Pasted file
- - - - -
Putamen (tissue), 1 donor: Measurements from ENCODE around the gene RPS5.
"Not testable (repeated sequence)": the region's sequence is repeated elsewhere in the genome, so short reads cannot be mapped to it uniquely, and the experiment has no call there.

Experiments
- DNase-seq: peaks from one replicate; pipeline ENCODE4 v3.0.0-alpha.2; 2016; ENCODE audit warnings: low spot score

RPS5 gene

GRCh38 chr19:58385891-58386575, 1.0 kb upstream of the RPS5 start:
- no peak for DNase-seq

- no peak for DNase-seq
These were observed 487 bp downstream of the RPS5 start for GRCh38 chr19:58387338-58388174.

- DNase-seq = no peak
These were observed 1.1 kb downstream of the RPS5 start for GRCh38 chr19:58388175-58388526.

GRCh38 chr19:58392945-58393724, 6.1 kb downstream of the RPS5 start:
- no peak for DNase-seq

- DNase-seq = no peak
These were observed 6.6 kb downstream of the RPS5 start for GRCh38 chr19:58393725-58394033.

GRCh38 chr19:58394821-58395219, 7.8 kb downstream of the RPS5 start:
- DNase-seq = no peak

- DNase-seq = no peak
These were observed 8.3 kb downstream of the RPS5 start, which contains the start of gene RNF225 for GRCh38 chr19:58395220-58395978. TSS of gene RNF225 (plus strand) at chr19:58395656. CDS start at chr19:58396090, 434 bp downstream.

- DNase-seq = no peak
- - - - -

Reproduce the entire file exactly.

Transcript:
Putamen (tissue), 1 donor: Measurements from ENCODE around the gene RPS5.
"Not testable (repeated sequence)": the region's sequence is repeated elsewhere in the genome, so short reads cannot be mapped to it uniquely, and the experiment has no call there.

Experiments
- DNase-seq: peaks from one replicate; pipeline ENCODE4 v3.0.0-alpha.2; 2016; ENCODE audit warnings: low spot score

RPS5 gene

GRCh38 chr19:58385891-58386575, 1.0 kb upstream of the RPS5 start:
- no peak for DNase-seq

- no peak for DNase-seq
These were observed 487 bp downstream of the RPS5 start for GRCh38 chr19:58387338-58388174.

- DNase-seq = no peak
These were observed 1.1 kb downstream of the RPS5 start for GRCh38 chr19:58388175-58388526.

GRCh38 chr19:58392945-58393724, 6.1 kb downstream of the RPS5 start:
- no peak for DNase-seq

- DNase-seq = no peak
These were observed 6.6 kb downstream of the RPS5 start for GRCh38 chr19:58393725-58394033.

GRCh38 chr19:58394821-58395219, 7.8 kb downstream of the RPS5 start:
- DNase-seq = no peak

- DNase-seq = no peak
These were observed 8.3 kb downstream of the RPS5 start, which contains the start of gene RNF225 for GRCh38 chr19:58395220-58395978. TSS of gene RNF225 (plus strand) at chr19:58395656. CDS start at chr19:58396090, 434 bp downstream.

- DNase-seq = no peak